But then, perhaps, that is why he did not tackle the job. He knew that it would be a labour of Hercules, and that not only would he probably not have the time to do it properly, being elderly, but also there were more serious matters needing attention—child abuse, to name but one.

It has always seemed strange to me that bureaucrats feel unable to do their job unless they are created the bishop of a semi-fictional see. They feel, I suppose, that it gives them a certain authority. In a sense, though, I suspect that this is just what the rank of Monsignor is created for; the clobber of a bishop without the clout, as it were, or more precisely, without the cure of souls which surely is the real charge of a bishop. Given that there is an analogy between the canons of the diocese and its bishop with the cardinals and the pope, might we not find in the diocesan custom of creating honorary canonries for those who are superannuated, or worthy of honour, but without the necessity of actually doing the job, a good precedent for creating a class of non-voting, honorary cardinals, to include those who no longer have the cure of souls, or those who never had it, because of working in a Roman office? This would create many vacancies that could be filled with men who do have the cure of souls. And it would mean that Cardinal Murphy-O'Connor and his contemporaries would pass to the ranks of Honorary Cardinals, with all the clobber, while Vincent Nichols would already have been nominated for the Active Red Hat in the forthcoming consistory.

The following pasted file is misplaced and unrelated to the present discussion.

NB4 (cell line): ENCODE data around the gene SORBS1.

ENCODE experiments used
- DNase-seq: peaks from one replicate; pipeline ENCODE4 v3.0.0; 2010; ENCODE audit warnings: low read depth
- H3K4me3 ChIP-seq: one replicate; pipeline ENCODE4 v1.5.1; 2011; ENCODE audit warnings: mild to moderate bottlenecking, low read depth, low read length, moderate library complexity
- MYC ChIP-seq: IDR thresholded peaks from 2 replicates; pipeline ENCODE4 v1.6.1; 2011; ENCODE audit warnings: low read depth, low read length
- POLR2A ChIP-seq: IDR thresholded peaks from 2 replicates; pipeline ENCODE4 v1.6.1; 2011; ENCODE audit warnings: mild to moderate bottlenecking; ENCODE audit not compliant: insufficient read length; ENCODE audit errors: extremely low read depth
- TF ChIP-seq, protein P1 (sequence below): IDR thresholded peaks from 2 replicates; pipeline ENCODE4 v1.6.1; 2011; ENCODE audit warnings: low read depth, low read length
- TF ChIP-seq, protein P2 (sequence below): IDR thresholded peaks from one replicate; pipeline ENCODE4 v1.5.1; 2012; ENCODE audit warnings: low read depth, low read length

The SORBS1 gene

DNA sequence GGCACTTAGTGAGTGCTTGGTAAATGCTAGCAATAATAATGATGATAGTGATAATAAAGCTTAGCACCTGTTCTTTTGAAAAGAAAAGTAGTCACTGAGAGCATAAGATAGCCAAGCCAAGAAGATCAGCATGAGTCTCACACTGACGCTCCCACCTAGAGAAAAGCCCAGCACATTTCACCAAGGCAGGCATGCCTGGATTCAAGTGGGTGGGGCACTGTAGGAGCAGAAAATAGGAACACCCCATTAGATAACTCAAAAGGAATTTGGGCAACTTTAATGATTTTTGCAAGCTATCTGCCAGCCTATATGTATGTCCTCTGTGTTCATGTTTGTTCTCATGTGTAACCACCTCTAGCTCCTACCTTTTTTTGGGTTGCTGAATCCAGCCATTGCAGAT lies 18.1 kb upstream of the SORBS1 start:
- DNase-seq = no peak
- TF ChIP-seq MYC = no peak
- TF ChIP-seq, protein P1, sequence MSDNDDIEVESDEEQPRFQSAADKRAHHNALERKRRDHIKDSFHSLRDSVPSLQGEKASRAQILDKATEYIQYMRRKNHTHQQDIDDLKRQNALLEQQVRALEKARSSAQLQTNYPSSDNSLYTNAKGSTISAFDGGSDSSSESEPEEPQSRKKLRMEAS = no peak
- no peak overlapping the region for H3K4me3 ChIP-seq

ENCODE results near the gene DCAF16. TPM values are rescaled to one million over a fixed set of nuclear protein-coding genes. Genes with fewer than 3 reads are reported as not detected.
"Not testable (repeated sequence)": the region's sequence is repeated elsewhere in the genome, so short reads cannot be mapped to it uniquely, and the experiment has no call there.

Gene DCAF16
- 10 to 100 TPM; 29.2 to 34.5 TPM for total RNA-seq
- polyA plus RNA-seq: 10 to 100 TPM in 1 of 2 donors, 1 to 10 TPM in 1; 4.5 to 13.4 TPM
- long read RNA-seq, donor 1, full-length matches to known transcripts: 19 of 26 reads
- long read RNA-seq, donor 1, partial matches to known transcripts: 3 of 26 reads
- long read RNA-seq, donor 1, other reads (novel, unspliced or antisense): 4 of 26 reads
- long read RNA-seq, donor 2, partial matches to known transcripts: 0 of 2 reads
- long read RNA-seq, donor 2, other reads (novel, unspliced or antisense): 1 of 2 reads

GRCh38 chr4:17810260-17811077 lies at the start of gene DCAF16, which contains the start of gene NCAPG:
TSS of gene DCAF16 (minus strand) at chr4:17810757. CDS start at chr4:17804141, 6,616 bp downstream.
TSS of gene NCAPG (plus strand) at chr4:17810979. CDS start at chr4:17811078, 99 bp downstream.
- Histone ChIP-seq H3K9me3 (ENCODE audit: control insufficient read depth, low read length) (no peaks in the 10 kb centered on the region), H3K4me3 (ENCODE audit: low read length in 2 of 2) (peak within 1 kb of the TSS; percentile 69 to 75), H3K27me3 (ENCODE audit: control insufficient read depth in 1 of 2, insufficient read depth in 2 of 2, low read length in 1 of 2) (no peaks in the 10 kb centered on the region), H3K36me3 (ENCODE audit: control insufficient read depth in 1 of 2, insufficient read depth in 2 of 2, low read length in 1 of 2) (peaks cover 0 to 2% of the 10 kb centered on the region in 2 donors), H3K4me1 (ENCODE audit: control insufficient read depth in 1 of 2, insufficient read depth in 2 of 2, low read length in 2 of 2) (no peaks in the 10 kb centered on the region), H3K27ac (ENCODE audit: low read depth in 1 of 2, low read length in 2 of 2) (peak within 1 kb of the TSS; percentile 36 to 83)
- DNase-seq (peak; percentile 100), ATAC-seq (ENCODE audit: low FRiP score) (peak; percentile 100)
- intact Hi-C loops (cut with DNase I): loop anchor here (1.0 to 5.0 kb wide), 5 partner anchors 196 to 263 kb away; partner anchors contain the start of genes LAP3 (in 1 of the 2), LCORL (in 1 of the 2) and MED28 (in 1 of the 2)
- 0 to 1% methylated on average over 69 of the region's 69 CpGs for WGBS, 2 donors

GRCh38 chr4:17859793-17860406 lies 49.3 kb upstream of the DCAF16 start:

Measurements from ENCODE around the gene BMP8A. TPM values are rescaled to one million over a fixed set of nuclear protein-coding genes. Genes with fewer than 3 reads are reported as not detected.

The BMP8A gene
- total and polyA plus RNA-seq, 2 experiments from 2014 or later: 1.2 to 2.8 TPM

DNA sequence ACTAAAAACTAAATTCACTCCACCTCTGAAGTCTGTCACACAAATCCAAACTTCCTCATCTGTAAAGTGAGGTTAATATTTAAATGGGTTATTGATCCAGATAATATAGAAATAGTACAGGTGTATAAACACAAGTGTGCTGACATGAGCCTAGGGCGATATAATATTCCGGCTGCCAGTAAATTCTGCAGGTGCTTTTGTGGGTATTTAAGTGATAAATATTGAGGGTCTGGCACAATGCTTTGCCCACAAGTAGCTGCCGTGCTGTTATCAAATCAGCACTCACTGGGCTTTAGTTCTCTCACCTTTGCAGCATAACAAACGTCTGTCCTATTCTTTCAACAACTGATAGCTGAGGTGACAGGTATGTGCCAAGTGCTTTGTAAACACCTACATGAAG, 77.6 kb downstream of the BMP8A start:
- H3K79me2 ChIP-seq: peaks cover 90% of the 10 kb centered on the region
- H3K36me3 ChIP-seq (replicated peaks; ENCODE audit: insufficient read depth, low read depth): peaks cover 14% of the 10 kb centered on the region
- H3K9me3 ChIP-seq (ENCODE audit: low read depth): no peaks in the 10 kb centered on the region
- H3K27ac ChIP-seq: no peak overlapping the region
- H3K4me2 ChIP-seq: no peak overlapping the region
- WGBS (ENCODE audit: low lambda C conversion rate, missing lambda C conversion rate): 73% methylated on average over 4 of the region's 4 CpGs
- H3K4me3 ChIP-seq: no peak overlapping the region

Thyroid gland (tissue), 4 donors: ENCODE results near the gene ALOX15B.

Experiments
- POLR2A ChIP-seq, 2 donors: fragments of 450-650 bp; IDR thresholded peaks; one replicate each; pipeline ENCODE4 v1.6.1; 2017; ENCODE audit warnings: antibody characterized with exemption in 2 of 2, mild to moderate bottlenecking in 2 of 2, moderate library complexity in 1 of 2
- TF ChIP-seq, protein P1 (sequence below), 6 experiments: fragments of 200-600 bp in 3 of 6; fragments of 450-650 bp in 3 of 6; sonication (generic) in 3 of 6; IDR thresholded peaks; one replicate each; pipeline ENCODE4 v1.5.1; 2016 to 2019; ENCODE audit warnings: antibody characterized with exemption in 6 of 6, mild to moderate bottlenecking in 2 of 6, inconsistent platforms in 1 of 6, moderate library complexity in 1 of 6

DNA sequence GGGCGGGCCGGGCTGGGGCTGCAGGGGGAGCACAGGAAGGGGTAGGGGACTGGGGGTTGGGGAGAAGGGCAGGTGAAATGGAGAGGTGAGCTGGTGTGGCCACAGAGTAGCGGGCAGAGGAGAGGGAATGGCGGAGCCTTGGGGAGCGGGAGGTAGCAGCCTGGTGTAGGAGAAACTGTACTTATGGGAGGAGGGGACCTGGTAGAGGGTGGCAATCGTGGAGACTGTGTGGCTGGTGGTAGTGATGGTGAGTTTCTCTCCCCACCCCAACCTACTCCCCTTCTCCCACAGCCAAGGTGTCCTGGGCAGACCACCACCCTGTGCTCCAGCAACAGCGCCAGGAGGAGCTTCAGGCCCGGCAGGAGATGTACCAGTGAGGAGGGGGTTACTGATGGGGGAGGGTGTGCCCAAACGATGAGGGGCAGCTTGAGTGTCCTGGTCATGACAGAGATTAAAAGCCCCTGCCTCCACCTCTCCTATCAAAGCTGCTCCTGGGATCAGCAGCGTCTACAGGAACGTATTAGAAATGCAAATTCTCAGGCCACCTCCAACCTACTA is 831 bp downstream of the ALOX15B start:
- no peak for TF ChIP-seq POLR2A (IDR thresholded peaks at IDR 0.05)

Just a thought.


GOR said...

Ah yes Father, the Curia – semper reformanda but nunquam reformata apparently!

While I recognize the need for administration in the Church, I’ve always felt that there must be something somewhat unfulfilling about working ‘in administration’ for all the clerics working at the Vatican – and mutatis mutuandis in diocesan chanceries, in education or in the offices of Episcopal conferences.

I’m thinking in particular of what a priest is ordained for, versus what he may find himself doing for most of his priesthood – attending to the minutiae of administrative duties. It seems like somewhat of a waste. Yes I know that priests engaged primarily in administrative duties do supply in parishes on weekends tending to the flock whenever possible; that the Gospel can be preached in many ways; example given and salvation achieved even by doing ordinary things.

St. Therese comes to mind and also that lay brother who achieved sanctity while being merely the Porter of the monastery (can’t recall his name offhand). But they were not priests, charged with the administration of the Sacraments and the cure of souls.

So, a radical suggestion – why not employ Deacons to do much of the non-sacerdotal work currently done by priests? Wasn’t that what deacons were instituted for originally? And if more status or dignitas is seen as necessary for the job, then why not a Cardinal’s hat for some of them?

gurnygob said...

Just wanted you to know there is a new post up at

Anonymous said...

God preserve us from Ravasi. Have you ever heard him lecture on topics in his chosen field of biblical studies? There are very detectable strains of Bultmannian scepticism.

Francis said...


Do you think that Pope Benedict's instinct for tradition inclines him to believe that popes should be Italian?